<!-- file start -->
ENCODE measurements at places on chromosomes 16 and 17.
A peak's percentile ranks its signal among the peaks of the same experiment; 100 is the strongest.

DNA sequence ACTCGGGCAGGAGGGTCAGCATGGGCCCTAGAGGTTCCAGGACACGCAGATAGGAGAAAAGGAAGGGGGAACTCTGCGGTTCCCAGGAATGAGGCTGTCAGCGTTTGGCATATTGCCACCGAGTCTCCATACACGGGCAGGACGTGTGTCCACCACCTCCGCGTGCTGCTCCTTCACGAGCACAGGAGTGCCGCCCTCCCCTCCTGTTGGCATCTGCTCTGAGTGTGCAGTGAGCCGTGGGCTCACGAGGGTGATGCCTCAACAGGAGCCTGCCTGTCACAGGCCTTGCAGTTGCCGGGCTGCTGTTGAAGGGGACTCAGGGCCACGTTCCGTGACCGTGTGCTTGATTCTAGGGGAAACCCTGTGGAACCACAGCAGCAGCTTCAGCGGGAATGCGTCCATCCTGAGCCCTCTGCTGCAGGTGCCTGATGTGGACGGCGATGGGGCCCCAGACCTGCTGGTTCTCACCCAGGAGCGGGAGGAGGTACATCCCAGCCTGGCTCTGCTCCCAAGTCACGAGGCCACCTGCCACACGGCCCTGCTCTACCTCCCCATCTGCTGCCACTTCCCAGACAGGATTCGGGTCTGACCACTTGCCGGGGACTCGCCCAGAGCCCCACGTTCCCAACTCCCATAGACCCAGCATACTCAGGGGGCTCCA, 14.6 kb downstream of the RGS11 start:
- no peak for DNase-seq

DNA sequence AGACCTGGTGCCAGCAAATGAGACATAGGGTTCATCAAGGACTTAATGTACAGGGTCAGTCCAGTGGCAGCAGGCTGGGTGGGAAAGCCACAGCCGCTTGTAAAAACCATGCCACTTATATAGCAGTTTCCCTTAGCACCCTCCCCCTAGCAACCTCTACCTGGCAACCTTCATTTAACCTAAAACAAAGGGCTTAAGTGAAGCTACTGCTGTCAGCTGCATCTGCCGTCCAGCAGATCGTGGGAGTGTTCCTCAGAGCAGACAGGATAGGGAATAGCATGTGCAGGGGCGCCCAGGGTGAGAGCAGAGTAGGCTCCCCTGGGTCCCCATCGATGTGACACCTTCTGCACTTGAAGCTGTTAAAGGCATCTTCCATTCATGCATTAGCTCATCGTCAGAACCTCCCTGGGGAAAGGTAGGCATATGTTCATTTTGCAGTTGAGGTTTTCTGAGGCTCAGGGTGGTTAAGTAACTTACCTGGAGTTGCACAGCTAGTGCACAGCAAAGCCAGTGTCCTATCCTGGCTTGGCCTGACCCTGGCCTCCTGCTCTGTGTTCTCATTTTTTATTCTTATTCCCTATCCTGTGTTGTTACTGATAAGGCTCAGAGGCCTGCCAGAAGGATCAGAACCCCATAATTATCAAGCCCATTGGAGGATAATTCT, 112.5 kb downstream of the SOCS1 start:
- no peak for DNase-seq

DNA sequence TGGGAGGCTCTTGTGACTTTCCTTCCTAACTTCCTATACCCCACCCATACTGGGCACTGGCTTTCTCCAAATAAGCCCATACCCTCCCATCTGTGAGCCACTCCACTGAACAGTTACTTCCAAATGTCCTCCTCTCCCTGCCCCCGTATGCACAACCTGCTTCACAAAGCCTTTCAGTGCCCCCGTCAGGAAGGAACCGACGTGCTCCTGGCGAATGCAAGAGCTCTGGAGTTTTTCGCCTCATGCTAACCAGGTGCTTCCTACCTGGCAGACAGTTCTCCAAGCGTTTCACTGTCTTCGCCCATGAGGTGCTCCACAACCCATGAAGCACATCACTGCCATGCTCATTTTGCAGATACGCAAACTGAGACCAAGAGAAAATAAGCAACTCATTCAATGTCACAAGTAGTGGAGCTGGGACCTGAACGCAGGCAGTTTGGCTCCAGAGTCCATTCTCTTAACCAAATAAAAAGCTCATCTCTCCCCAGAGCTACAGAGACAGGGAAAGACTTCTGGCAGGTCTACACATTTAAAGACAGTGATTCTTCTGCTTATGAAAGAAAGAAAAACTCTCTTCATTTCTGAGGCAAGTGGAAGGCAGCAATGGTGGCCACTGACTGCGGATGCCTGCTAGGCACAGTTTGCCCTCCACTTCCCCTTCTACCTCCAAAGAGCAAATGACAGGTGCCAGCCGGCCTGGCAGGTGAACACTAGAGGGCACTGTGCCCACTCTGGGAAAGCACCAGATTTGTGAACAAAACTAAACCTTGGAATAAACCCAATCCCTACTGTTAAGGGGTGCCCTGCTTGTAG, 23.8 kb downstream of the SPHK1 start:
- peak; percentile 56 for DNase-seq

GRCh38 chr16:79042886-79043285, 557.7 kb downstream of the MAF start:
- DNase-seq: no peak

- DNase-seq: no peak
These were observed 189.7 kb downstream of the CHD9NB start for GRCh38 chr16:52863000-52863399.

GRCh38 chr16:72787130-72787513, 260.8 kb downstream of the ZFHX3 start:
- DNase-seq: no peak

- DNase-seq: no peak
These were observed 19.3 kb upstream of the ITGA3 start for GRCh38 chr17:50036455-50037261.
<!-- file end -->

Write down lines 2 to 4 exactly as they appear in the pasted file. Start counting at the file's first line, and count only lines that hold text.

A peak's percentile ranks its signal among the peaks of the same experiment; 100 is the strongest.

DNA sequence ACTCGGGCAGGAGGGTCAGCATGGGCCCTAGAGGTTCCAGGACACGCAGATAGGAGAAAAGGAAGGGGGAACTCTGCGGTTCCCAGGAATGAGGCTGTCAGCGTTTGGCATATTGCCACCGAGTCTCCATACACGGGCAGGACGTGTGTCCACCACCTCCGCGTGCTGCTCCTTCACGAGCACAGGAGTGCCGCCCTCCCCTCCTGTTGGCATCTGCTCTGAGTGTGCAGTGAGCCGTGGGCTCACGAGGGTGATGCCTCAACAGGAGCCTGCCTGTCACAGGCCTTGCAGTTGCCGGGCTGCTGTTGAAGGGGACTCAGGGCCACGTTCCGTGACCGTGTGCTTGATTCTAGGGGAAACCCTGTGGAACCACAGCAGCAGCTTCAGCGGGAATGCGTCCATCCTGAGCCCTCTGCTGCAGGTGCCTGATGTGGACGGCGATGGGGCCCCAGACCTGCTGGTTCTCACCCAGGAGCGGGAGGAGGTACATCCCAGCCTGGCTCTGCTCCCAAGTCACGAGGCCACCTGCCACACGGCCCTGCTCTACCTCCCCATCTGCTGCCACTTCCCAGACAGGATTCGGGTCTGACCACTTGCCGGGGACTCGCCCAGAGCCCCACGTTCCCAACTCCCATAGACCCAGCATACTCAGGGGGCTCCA, 14.6 kb downstream of the RGS11 start:
- no peak for DNase-seq